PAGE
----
While in nowadays Iran Shia Islam is the majority and state religion, Christianity in Iran has a long and significant history.

In 2003 about 0.3% of Iran's population are Christians. In 1975 Christians numbered about 1.5% of the total population.

Table of contents
1 Main denominations
2 History
3 Current Situation
4 The Bible in Iranian languages

Main denominations


According to the reports of the Acts of the Apostles there were Persians, Parthians and Medians among the very first new Christian converts at Pentecost. Since then there had been a continuous presence of Christians and Churches in Persia/Iran.

Christianity spread rapidly in Iran during the first 6 centuries after Christ. While Iran's state religion was throughout this time a modified form of Zoroastrianism, Persia's Shahs left Christians during the first four centuries largely in peace.

This changed with the conversion of the Roman emperor Constantine the Great. Christians were now feared as a subversive and potentially disloyal minority. Discrimination and persecution set in culmination in two large waves of persecution in the 6th century. During this period an estimated number of over 100,000 Iranian christians were martyred, many others emigrated.

With the Islamic Conquest of Persia in the 7th Century A.D. and finally with the Mongol conquest in the 12th century persian Christianity shrunk into a small minority. Christians withdrew into ethnical ghettos (mostly Aramaic and Armenian speaking) and disengaged largely from main stream society. Most evangelism of non-christians ceased with the Muslim conquest or shortly thereafter. Christianity became an ethnic minority issue in Persia.

Fresh beginnings came with the Protestant mission movement in the 18th and 19th century. For the first time since the 6th century attempts were made to engage in an evangelistic manner with the mainstream Iranian Muslim communities. Today there are thriving churches in Persian language within and without Iran.

There has been extensive academic debate why Christianity did not prevail to a larger degree in Iran after the Islamic conquest. The most important reasons mentioned are the use of Aramaic instead of Persian in liturgy and teaching and the absence of a Bible translation readable by lay people. (The Bible was not translated into Persian until the 18th Century.) Another explanation offered is the fatigue induced by the continuous political and economic pressure by the government and Islamic authorities.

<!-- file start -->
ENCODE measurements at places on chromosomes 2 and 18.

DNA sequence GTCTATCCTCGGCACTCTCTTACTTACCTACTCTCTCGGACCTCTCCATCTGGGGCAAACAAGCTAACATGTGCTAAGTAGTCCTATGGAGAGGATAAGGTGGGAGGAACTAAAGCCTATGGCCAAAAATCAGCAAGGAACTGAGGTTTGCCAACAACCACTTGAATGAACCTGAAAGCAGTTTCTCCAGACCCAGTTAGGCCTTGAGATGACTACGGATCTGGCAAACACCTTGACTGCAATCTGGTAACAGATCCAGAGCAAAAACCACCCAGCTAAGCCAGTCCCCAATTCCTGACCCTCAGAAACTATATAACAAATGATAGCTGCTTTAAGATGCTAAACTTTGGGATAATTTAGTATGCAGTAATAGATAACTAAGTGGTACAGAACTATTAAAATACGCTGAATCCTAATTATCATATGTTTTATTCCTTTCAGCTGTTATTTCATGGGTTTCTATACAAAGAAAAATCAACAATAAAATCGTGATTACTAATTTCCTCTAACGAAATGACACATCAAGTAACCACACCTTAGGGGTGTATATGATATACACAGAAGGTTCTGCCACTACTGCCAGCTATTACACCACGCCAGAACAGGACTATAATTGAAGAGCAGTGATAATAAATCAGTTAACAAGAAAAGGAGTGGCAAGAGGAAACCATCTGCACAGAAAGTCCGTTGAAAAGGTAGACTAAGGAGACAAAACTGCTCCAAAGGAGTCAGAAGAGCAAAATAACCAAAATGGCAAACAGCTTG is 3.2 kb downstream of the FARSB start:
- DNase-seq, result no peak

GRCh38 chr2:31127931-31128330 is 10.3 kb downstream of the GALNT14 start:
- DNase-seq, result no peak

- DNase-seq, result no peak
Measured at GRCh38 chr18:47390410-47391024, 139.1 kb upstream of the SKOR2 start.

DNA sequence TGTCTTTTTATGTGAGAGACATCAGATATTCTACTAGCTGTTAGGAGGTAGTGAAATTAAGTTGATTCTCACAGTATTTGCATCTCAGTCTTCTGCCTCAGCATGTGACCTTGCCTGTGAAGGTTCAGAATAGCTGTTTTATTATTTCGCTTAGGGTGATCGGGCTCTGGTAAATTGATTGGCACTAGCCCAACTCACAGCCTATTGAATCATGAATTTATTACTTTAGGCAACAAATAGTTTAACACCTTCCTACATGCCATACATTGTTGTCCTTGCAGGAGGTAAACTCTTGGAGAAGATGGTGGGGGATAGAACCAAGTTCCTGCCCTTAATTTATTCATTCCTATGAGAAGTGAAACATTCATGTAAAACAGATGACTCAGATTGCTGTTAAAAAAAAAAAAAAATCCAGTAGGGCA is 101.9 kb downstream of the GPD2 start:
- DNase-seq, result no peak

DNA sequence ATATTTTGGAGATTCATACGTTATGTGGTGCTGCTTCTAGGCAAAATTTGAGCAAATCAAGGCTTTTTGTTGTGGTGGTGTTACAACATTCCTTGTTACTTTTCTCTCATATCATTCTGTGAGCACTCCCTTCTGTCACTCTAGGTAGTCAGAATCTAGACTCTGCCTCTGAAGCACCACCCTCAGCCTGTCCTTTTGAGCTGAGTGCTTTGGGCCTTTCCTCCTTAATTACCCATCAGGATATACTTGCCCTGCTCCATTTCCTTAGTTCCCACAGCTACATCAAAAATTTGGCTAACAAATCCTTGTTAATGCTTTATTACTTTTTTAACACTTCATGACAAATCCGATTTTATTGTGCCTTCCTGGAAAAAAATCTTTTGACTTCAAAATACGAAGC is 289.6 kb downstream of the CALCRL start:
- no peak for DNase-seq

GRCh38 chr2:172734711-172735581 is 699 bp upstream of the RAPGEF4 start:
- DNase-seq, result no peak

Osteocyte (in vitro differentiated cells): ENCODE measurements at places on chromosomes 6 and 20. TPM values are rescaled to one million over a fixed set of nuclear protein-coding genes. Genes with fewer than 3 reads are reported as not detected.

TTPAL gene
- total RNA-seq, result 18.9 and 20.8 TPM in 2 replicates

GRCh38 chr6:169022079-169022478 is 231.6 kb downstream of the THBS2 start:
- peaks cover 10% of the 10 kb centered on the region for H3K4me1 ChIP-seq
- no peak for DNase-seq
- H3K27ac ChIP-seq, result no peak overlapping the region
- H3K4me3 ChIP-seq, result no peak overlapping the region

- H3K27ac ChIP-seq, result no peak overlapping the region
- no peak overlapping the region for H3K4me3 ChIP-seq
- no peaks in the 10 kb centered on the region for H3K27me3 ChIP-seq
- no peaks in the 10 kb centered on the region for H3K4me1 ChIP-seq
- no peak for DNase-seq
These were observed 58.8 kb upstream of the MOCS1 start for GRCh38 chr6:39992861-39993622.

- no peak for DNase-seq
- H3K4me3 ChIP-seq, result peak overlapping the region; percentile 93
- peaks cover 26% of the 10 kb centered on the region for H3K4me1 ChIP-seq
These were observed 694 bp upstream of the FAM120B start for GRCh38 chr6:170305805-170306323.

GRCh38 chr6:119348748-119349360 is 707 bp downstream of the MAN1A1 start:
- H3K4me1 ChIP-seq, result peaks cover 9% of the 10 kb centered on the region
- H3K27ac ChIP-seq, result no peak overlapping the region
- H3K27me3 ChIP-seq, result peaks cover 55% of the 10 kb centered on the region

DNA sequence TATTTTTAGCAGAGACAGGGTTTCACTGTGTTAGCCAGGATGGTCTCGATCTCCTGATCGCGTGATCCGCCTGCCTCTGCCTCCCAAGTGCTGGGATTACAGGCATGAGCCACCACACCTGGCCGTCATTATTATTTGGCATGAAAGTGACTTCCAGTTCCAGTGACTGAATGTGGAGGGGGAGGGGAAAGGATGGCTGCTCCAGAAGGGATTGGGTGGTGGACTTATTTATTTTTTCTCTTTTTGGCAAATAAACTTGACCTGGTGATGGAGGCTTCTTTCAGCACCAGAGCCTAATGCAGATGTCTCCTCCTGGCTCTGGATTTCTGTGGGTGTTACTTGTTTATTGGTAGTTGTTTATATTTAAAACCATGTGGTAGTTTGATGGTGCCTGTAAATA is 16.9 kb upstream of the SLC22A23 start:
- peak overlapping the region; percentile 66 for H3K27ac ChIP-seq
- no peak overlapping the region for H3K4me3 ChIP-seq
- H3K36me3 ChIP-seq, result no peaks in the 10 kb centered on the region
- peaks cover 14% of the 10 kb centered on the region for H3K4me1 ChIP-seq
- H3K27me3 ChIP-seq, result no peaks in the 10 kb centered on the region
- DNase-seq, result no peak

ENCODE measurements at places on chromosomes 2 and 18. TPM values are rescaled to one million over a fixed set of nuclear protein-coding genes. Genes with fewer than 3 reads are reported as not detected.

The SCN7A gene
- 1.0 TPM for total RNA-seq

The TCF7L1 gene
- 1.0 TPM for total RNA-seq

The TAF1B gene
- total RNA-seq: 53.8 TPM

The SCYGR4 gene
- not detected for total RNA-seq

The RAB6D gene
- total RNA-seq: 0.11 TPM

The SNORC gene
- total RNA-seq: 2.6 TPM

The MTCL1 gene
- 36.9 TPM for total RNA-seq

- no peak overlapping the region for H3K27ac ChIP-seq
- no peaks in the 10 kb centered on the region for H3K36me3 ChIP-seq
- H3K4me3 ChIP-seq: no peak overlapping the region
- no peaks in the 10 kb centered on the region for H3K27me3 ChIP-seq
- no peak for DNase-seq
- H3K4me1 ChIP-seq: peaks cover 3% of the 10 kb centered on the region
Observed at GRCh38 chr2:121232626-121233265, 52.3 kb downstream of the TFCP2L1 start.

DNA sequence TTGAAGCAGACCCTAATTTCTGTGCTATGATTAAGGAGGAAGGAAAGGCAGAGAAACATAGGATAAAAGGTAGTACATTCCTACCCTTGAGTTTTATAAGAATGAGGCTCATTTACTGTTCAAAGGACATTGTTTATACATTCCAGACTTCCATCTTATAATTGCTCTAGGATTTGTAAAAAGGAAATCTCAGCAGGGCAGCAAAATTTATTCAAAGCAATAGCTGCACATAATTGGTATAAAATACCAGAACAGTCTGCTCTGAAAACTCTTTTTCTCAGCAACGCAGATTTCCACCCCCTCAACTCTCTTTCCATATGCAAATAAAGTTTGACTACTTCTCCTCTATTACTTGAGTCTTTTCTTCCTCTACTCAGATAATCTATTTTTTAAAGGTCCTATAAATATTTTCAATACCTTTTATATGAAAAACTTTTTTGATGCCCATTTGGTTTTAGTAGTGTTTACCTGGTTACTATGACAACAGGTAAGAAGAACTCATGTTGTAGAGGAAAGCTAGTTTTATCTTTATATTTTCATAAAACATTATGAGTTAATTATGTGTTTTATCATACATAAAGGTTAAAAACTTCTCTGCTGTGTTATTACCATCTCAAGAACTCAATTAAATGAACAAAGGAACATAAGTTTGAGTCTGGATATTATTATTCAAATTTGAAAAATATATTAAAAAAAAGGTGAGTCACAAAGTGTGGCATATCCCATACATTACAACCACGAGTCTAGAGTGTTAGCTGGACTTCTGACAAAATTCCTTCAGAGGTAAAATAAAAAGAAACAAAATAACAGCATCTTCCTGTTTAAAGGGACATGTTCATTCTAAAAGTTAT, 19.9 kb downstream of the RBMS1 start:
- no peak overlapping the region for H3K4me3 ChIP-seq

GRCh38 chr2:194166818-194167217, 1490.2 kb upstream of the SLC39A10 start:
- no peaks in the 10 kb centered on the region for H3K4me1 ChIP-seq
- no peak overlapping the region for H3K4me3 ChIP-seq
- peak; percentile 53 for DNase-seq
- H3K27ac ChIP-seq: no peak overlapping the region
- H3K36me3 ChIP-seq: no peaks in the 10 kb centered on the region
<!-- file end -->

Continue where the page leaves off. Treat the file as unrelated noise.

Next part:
Current Situation

Due to the economic and political pressures in the years following the Iranian Revolution, periods of outright persecution and times of more latent discrimination many Iranian Christians have emigrated, mostly to the USA, Canada and Western Europe.

Several churches suffered government intrusion, expropriation of property, forced closure and persecution, particularly in the intial years after the Iranian Revolution.

Several Christian ministers and lay people were marrtyred by the Islamic government and fundamentalist groups close to the governmnet. Among these the most famous are Mehdi Dibaj and Haik Hovsepian, both martyred in 1994.

A new phenomen in Iran is the growth of churches largely composed out of converts from Islam.

The Jamiat-e Rabbani churches and the Anglican Church both are readily accepting converts from Islam and are subsequently growing in membership. About 80% of Jamiat-e Rabbani's members are currently converts from Islam.

The majority of other Christian denominations continues to shrink due to emigration.

The Bible in Iranian languages

Armenian and Assyrian Christians use Bibles in their own languages.

There are several contemporary translations of the Bible available in Farsi. The first Bible translation of modern times was conducted by Henry Martyn in the 18th century. Current commonly used translations are the "Tarjumeh-ye Tafsiri" (explained translation) and the more antiquated, but vastly more accurate Standard Version

Portions of the Bible are translated into Azeri (New Testament), Mozanderani (several gospels) and Kurdish (gospels).